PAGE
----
LOUISVILLE (WHAS11) -- A noticeable effect of the solar eclipse remains a mystery to scientists.

In the moments preceding and following totality, bands of shadow flicker across whatever the sun’s rays touch.

According to NASA, “Shadow bands are thin wavy lines of alternating light and dark that can be seen moving and undulating in parallel on plain-colored surfaces immediately before and after a total solar eclipse.”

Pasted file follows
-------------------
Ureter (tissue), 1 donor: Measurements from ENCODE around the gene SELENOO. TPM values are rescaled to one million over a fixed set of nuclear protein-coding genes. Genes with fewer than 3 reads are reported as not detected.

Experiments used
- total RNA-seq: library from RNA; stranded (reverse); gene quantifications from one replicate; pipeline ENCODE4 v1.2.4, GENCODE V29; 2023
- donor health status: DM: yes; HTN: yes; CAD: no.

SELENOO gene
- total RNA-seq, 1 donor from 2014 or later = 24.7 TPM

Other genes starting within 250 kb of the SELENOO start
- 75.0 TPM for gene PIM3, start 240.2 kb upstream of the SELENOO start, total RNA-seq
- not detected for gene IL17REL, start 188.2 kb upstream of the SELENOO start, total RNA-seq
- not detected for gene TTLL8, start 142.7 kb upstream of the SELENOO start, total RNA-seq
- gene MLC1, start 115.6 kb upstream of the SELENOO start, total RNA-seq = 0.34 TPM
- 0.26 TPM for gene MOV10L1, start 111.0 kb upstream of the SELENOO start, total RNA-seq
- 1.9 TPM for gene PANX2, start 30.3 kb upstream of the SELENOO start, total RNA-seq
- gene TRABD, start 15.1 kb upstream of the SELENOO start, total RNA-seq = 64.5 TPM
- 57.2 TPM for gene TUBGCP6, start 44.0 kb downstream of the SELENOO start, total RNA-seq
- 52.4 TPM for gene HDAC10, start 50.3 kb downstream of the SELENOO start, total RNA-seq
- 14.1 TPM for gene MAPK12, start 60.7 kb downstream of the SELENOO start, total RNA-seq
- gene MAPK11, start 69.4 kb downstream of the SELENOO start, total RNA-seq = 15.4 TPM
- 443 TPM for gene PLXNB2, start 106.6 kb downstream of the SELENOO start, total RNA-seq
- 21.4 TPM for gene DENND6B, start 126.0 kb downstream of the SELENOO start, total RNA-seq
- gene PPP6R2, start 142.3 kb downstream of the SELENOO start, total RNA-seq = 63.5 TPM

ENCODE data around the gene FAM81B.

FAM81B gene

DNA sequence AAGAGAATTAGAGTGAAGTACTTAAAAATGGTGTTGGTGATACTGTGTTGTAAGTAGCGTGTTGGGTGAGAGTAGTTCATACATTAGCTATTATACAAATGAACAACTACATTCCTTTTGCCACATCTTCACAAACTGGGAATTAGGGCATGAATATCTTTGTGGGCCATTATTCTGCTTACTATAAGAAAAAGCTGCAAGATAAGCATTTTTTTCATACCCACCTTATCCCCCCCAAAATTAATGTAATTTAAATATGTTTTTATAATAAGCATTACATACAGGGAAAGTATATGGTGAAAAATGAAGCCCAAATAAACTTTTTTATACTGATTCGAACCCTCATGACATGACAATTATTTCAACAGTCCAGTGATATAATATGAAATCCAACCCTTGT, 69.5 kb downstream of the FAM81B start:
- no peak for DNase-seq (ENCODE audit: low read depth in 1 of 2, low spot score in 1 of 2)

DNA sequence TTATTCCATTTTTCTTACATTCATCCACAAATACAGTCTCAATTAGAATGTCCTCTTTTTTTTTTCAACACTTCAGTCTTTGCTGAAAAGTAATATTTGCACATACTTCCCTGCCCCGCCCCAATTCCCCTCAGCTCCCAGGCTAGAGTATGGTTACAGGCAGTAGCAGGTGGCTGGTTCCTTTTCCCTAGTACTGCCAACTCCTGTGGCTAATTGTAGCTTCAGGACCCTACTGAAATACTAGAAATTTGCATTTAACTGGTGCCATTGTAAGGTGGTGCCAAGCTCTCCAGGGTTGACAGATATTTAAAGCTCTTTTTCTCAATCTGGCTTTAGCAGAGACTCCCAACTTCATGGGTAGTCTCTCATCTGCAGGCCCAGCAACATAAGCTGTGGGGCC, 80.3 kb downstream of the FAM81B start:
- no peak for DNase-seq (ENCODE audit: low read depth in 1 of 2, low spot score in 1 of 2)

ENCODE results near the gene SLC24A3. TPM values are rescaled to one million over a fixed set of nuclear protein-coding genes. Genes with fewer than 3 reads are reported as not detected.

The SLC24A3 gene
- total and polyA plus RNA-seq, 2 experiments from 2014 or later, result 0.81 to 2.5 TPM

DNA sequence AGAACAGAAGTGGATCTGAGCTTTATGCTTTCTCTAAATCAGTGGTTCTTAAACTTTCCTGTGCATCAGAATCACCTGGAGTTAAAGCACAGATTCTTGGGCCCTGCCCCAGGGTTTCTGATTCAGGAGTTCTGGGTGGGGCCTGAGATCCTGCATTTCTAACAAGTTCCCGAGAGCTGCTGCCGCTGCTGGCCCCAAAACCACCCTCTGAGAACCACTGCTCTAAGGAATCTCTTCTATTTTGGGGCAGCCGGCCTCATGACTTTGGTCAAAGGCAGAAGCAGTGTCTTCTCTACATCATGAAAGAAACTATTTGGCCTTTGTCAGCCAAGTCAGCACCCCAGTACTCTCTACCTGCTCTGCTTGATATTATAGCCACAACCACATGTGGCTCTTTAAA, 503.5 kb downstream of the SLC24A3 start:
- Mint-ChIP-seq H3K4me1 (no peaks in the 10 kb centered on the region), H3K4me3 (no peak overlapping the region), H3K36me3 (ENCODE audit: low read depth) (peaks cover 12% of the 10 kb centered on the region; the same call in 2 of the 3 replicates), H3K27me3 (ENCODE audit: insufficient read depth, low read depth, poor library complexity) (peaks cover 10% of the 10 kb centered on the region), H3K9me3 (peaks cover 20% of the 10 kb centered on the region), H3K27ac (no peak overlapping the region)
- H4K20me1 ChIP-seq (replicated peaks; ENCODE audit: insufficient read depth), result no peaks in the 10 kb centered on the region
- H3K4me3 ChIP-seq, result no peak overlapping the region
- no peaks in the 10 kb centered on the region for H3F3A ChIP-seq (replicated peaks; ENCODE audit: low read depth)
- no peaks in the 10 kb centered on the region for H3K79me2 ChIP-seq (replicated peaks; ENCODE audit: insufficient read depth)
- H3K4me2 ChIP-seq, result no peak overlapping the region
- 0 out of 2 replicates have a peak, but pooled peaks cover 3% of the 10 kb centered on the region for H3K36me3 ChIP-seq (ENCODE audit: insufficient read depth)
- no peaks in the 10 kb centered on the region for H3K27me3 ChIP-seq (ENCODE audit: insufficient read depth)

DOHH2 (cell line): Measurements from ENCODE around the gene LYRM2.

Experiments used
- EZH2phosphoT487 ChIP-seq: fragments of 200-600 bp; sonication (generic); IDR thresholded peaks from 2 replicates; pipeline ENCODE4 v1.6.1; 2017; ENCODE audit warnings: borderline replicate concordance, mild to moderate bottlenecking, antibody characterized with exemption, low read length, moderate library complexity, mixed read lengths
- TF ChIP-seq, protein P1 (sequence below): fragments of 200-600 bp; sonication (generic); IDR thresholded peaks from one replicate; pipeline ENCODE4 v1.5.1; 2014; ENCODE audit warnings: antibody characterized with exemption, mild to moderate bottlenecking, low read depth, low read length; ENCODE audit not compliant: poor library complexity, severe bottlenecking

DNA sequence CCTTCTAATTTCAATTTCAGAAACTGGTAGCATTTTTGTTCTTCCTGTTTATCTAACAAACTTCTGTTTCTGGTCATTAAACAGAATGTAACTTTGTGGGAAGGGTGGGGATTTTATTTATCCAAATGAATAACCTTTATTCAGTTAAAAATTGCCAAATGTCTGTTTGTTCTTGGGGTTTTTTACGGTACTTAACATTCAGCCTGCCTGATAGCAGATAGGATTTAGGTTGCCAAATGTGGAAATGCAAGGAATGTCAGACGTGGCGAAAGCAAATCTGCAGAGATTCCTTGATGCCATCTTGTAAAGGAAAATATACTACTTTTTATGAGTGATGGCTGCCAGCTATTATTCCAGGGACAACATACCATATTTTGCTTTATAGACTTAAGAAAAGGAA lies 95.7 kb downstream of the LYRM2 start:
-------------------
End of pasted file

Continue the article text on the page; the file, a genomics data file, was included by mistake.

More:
NASA also says that there is not yet enough data to know the origins of the shadow bands, but it is believed that the effect is similar to the reasons why stars twinkle.

You can view shadow bands yourself on August 21st, the day of the solar eclipse, and take your own measurements and observations of the curious occurrence—all you need is a solid colored surface, like a large piece of white poster board, and you can see them yourself!

If you take a video, be sure to start the video before the waves begin so you have a frame of reference and can see what the waves look like as opposed to the natural shadows that happen every day.